Charles Williams (Magill's Literary Annual 1984)
In his fine collective biography of C. S. Lewis, J. R. R. Tolkien, and Charles Williams, The Inklings (1979), Humphrey Carpenter states that by 1927, Williams, then forty and married for ten years, had fallen in love with Phyllis Jones, the librarian at Oxford University Press, and that unknown to their coworkers, she returned his love. A footnote on the page catches the eye: “Nor was it known to Alice Mary Hadfield, Williams’ friend and biographer, when she wrote An Introduction to Charles Williams (1959).”
Much new material has become available on Williams since Hadfield wrote in 1959, and this wealth of information fills the pages of Charles Williams: An Exploration of His Life and Work. Hadfield notes in her preface that since her first work she has had access to two thousand letters by Williams, including several hundred to Phyllis Jones, and to much of his unpublished work. In addition—and perhaps most important—Hadfield is now twenty years further away from her subject, able to test her evaluation of the man through two decades of consideration.
Hadfield’s present work illustrates, among other things, the traps of writing biography, as one anecdote will show. One wonders how many university teachers have told their students that Williams wrote his novels to pay his son’s tuition. Alice Mary Hadfield was herself the source of the story, relaying it in good faith in her Introduction to Charles Williams; as she now notes, though, the story cannot be true, because his son was only three when Williams began writing, and both Williams and his wife were then employed. Their financial position was reasonably secure, as Mrs. Williams indignantly pointed out in a letter responding to Hadfield’s earlier work.
Here is the biographer’s dilemma: The best biography can offer only fragments of its subject’s personality, and a fragmentary picture may be worse than none at all. Williams is an especially dangerous subject when not presented completely, because some episodes from his life—taken out of context—paint a bizarre picture, one radically different from the testimony of those who knew the whole man. For example, as a young man Williams joined A. E. Waite’s Order of Golden Dawn (of which William Butler Yeats was also a member), an offspring of Rosicrucianism, whose members sought mystical—even magical—knowledge. Although Williams outgrew the order and its rituals, Hadfield admits that “there was something of the Manichaean in him, but to torment, not to rule him.”
The Manichaean surfaces, as Hadfield notes, in the question of Williams’ “capacity for cruelty.” Williams commanded a strong attraction for women and seemed to be constantly attended by disciples. One such was a young woman, a student in an evening lecture course he gave. Because she worked nearby the Press, he asked her to come to his office after work, and they would go to the lecture together. As Hadfield relates, Williams instructed the young woman to bend overand in silence he took [a ceremonial sword] and made smooth strokes with it over her buttocks. He did not hit, nor touch with his hand. She was fully clothed. All was in silence. Afterwards, she said she did not like it. He replied, “This is necessary for the poem,” and refused to allow the episode to be mentioned.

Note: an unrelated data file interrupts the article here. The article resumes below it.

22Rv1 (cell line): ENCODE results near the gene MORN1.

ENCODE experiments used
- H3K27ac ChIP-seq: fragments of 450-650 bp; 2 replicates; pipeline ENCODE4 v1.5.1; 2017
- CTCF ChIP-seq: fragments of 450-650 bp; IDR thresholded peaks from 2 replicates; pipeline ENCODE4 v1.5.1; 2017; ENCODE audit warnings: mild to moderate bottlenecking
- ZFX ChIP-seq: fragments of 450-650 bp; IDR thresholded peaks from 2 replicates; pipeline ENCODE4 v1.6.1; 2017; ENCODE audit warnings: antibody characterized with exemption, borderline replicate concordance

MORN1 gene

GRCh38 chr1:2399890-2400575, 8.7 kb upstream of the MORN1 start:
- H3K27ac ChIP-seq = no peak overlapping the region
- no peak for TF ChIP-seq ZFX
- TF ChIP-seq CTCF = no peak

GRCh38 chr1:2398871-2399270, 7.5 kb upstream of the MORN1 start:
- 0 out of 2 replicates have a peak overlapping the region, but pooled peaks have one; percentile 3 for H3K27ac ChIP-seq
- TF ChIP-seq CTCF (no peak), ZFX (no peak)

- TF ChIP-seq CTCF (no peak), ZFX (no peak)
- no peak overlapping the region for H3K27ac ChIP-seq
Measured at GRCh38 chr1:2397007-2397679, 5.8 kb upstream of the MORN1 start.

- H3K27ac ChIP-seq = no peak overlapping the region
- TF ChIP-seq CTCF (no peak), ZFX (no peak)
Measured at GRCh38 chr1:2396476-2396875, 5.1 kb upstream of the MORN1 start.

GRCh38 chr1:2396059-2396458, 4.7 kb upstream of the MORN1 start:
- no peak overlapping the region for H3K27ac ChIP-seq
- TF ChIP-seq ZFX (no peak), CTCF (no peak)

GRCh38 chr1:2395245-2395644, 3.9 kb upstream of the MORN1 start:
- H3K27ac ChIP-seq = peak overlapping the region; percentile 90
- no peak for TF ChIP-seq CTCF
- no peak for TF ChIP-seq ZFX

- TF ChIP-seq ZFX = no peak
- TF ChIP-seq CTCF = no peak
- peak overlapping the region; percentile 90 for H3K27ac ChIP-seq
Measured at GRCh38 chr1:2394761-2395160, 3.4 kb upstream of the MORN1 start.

Such events lend themselves to facile and probably faulty psychoanalysis, but ultimately only Williams could have explained what these rituals meant to him, and perhaps not even he.
Williams did know that “our bodies go wrong; they torment us with diseases and irritate us with desires.” As a practicing Anglican, he believed that one was obliged to check unlawful desire, as by all accounts he did. Hadfield reports the testimony of Phyllis Jones that their love was not accompanied by sexual intimacies: For Williams, romantic love provided a way to spiritual development.
The record of his progress in that development will change the minds of those who are used to thinking of Williams as a shadowy figure on the fringe of the Lewis-Tolkien group. At the outbreak of World War II, Oxford University Press moved its editorial offices from London to Oxford. Williams, then fifty-three years old, had published six novels, seven biographies, seven verse plays, three works of literary criticism, two of theology, and seven books of poetry in...
(The entire section is 1803 words.)
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